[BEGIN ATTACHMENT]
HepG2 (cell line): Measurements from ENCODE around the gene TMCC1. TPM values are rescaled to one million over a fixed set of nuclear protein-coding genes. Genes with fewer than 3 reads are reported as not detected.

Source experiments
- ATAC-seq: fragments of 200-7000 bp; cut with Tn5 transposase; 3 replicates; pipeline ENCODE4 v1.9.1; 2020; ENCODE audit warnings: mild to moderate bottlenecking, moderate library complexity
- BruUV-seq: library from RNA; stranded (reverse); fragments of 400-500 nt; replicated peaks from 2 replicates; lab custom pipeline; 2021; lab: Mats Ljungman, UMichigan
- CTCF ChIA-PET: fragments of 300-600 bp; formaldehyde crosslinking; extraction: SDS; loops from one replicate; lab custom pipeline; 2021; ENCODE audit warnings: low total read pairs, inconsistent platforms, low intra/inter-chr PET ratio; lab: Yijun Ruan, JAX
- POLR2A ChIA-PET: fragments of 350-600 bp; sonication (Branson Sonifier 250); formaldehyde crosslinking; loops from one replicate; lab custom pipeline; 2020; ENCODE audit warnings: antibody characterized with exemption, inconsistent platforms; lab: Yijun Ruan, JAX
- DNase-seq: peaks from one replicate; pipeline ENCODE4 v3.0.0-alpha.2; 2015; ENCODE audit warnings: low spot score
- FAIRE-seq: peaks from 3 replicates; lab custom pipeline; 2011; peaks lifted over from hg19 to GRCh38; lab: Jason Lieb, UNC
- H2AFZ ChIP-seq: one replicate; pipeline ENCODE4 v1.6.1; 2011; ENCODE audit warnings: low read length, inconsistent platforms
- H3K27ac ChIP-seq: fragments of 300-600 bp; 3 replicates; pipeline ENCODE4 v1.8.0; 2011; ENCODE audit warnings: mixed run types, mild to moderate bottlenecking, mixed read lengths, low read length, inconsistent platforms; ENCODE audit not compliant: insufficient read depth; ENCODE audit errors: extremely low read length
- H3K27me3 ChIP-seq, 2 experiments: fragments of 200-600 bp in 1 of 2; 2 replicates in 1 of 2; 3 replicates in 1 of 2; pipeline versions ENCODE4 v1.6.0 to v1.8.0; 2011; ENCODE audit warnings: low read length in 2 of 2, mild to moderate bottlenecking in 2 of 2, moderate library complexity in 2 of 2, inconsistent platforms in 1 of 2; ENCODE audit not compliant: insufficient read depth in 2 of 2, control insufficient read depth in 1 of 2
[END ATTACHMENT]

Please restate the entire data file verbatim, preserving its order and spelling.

HepG2 (cell line): Measurements from ENCODE around the gene TMCC1. TPM values are rescaled to one million over a fixed set of nuclear protein-coding genes. Genes with fewer than 3 reads are reported as not detected.

Source experiments
- ATAC-seq: fragments of 200-7000 bp; cut with Tn5 transposase; 3 replicates; pipeline ENCODE4 v1.9.1; 2020; ENCODE audit warnings: mild to moderate bottlenecking, moderate library complexity
- BruUV-seq: library from RNA; stranded (reverse); fragments of 400-500 nt; replicated peaks from 2 replicates; lab custom pipeline; 2021; lab: Mats Ljungman, UMichigan
- CTCF ChIA-PET: fragments of 300-600 bp; formaldehyde crosslinking; extraction: SDS; loops from one replicate; lab custom pipeline; 2021; ENCODE audit warnings: low total read pairs, inconsistent platforms, low intra/inter-chr PET ratio; lab: Yijun Ruan, JAX
- POLR2A ChIA-PET: fragments of 350-600 bp; sonication (Branson Sonifier 250); formaldehyde crosslinking; loops from one replicate; lab custom pipeline; 2020; ENCODE audit warnings: antibody characterized with exemption, inconsistent platforms; lab: Yijun Ruan, JAX
- DNase-seq: peaks from one replicate; pipeline ENCODE4 v3.0.0-alpha.2; 2015; ENCODE audit warnings: low spot score
- FAIRE-seq: peaks from 3 replicates; lab custom pipeline; 2011; peaks lifted over from hg19 to GRCh38; lab: Jason Lieb, UNC
- H2AFZ ChIP-seq: one replicate; pipeline ENCODE4 v1.6.1; 2011; ENCODE audit warnings: low read length, inconsistent platforms
- H3K27ac ChIP-seq: fragments of 300-600 bp; 3 replicates; pipeline ENCODE4 v1.8.0; 2011; ENCODE audit warnings: mixed run types, mild to moderate bottlenecking, mixed read lengths, low read length, inconsistent platforms; ENCODE audit not compliant: insufficient read depth; ENCODE audit errors: extremely low read length
- H3K27me3 ChIP-seq, 2 experiments: fragments of 200-600 bp in 1 of 2; 2 replicates in 1 of 2; 3 replicates in 1 of 2; pipeline versions ENCODE4 v1.6.0 to v1.8.0; 2011; ENCODE audit warnings: low read length in 2 of 2, mild to moderate bottlenecking in 2 of 2, moderate library complexity in 2 of 2, inconsistent platforms in 1 of 2; ENCODE audit not compliant: insufficient read depth in 2 of 2, control insufficient read depth in 1 of 2